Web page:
In scala, the set of all native types forms a category, where the objects are types and the morphisms are functions. In fact, this category is a distributive category. That is, a category with products and coproducts which satisfy the following conditions:

  • Both product and coproduct are associative.

  • Both product and coproduct have unit elements.

  • Product distributes over coproduct, i.e., there is a natural isomorphism

    A×(BC)(A×B)(A×C).A\times(B\sqcup C) \simeq (A\times B)\sqcup (A\times C).

The importance of thinking categorically is the change in perspective, i.e., rather than thinking about individual values, you think about whole types at once and understand them through their relationships with other types.

This is often phrased in terms of universal properties (ways of defining constructs, e.g., products, of types through relationships with constituents and other types).

Types in Scala

Category of Scala types:

  • Void - initial object. No values of type Void (it is an empty set).
  • Unit - terminal object. Think of it as a one element set containing the unique element ().
  • Products (A, B) of types A and B. These are tuples (cartesian product of sets).
  • Coproduct (direct sum / disjoint union). In Scala, this is Either[A, B], whose elements are Left(a) and Right(b).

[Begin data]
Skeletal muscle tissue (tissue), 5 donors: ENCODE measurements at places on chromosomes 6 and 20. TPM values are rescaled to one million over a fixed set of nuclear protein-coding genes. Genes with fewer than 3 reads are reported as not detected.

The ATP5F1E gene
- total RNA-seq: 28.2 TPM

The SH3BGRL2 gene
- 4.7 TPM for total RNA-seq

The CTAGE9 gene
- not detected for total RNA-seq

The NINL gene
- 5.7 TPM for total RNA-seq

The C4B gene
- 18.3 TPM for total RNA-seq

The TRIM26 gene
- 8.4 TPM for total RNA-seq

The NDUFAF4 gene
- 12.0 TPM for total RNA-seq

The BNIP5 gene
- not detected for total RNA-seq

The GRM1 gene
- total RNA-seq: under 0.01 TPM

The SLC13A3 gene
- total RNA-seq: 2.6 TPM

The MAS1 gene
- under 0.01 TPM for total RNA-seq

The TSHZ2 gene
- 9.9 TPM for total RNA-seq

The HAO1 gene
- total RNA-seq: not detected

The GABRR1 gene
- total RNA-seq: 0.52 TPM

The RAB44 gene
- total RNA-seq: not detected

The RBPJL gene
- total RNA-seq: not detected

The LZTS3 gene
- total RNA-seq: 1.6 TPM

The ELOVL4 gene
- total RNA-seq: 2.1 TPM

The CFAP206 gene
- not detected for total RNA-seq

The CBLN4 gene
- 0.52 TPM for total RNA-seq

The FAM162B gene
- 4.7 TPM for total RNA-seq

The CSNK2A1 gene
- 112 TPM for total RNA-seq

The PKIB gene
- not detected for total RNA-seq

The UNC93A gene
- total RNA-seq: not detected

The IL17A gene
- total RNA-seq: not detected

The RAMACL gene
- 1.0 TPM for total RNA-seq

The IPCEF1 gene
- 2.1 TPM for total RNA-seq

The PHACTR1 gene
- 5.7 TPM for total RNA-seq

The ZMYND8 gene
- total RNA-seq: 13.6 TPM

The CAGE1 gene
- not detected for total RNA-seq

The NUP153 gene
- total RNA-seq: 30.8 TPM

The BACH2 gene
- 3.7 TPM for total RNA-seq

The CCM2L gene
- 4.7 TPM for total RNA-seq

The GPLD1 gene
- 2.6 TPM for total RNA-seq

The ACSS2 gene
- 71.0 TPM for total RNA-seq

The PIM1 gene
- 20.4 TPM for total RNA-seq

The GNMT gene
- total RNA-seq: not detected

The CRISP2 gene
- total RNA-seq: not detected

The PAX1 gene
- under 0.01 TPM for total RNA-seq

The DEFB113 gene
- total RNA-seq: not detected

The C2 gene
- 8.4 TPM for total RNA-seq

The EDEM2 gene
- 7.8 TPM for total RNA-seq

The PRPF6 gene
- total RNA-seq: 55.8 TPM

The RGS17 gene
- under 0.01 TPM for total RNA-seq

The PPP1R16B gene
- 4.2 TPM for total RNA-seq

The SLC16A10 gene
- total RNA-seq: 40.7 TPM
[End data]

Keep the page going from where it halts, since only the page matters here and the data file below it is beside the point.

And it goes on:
Some other important types in scala are:

  • Option[A] - Whose elements are Some(a) or None. This is useful for FP error-handling
  • List[A] - Whose elements are Nil (empty list) or (a, as): (A, List[A]).

The bimonoidal properties in the Scala category take the form:

  • (A, (B, C)) = ((A, B), C)
  • (Unit, A) = A = (A, Unit)
  • Either[A, Either[B, C]] = Either[Either[A, B], C]
  • Either[Void, A] = A = Either[A, Void]
  • (A, Either[B, C]) = Either[(A, B), (A, C)]

You can construct other types using some basic building blocks as well. For instance,

  • Bool = Either[Unit, Unit]
  • Option[A] = Either[Unit, A] (i.e., Plus-one)
  • Nat = Either[Unit, Either[Unit, Either[Unit, ....]]]
  • List[A] = Either[Unit, (A, List[A])] (recursive)

Functors and Natural Transformations

Functors in Scala

Functors are mappings of categories (from one to another, or within a fixed category) that map objects to objects and morphisms to morphisms. In our case, functors are endomorphisms of the type tree, so types to types and functions to functions.